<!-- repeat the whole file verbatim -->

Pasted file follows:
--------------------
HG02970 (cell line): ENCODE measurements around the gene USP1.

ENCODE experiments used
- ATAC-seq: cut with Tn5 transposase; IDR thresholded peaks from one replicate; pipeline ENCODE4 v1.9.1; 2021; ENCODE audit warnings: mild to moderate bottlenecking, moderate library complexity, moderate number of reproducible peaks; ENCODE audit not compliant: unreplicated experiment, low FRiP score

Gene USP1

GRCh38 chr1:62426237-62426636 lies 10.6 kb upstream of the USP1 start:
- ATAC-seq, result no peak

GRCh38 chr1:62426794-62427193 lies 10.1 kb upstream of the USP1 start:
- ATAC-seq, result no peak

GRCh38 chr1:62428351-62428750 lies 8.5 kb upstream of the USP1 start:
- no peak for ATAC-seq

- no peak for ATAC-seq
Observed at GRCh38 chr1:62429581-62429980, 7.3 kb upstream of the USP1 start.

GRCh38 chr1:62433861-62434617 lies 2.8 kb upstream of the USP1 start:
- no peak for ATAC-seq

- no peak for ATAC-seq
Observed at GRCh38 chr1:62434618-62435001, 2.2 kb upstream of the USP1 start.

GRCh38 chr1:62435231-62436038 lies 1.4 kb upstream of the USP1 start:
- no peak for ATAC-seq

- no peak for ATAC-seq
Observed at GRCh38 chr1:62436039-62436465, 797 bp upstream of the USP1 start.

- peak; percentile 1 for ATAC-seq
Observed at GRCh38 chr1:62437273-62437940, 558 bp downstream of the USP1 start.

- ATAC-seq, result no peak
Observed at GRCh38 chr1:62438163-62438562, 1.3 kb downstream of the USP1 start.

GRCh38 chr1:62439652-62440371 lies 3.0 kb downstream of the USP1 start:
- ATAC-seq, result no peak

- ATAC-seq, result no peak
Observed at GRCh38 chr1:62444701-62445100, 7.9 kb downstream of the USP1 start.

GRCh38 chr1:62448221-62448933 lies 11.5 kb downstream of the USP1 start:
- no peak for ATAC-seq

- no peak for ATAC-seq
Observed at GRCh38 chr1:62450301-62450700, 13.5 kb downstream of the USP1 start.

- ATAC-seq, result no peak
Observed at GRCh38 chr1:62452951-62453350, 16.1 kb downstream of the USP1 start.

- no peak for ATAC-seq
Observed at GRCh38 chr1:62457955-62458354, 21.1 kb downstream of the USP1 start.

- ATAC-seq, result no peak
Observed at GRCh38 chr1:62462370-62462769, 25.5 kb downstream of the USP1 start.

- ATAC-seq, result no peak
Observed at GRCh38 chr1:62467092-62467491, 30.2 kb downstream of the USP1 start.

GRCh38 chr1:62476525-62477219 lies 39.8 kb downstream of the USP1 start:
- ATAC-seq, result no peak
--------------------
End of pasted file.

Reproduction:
HG02970 (cell line): ENCODE measurements around the gene USP1.

ENCODE experiments used
- ATAC-seq: cut with Tn5 transposase; IDR thresholded peaks from one replicate; pipeline ENCODE4 v1.9.1; 2021; ENCODE audit warnings: mild to moderate bottlenecking, moderate library complexity, moderate number of reproducible peaks; ENCODE audit not compliant: unreplicated experiment, low FRiP score

Gene USP1

GRCh38 chr1:62426237-62426636 lies 10.6 kb upstream of the USP1 start:
- ATAC-seq, result no peak

GRCh38 chr1:62426794-62427193 lies 10.1 kb upstream of the USP1 start:
- ATAC-seq, result no peak

GRCh38 chr1:62428351-62428750 lies 8.5 kb upstream of the USP1 start:
- no peak for ATAC-seq

- no peak for ATAC-seq
Observed at GRCh38 chr1:62429581-62429980, 7.3 kb upstream of the USP1 start.

GRCh38 chr1:62433861-62434617 lies 2.8 kb upstream of the USP1 start:
- no peak for ATAC-seq

- no peak for ATAC-seq
Observed at GRCh38 chr1:62434618-62435001, 2.2 kb upstream of the USP1 start.

GRCh38 chr1:62435231-62436038 lies 1.4 kb upstream of the USP1 start:
- no peak for ATAC-seq

- no peak for ATAC-seq
Observed at GRCh38 chr1:62436039-62436465, 797 bp upstream of the USP1 start.

- peak; percentile 1 for ATAC-seq
Observed at GRCh38 chr1:62437273-62437940, 558 bp downstream of the USP1 start.

- ATAC-seq, result no peak
Observed at GRCh38 chr1:62438163-62438562, 1.3 kb downstream of the USP1 start.

GRCh38 chr1:62439652-62440371 lies 3.0 kb downstream of the USP1 start:
- ATAC-seq, result no peak

- ATAC-seq, result no peak
Observed at GRCh38 chr1:62444701-62445100, 7.9 kb downstream of the USP1 start.

GRCh38 chr1:62448221-62448933 lies 11.5 kb downstream of the USP1 start:
- no peak for ATAC-seq

- no peak for ATAC-seq
Observed at GRCh38 chr1:62450301-62450700, 13.5 kb downstream of the USP1 start.

- ATAC-seq, result no peak
Observed at GRCh38 chr1:62452951-62453350, 16.1 kb downstream of the USP1 start.

- no peak for ATAC-seq
Observed at GRCh38 chr1:62457955-62458354, 21.1 kb downstream of the USP1 start.

- ATAC-seq, result no peak
Observed at GRCh38 chr1:62462370-62462769, 25.5 kb downstream of the USP1 start.

- ATAC-seq, result no peak
Observed at GRCh38 chr1:62467092-62467491, 30.2 kb downstream of the USP1 start.

GRCh38 chr1:62476525-62477219 lies 39.8 kb downstream of the USP1 start:
- ATAC-seq, result no peak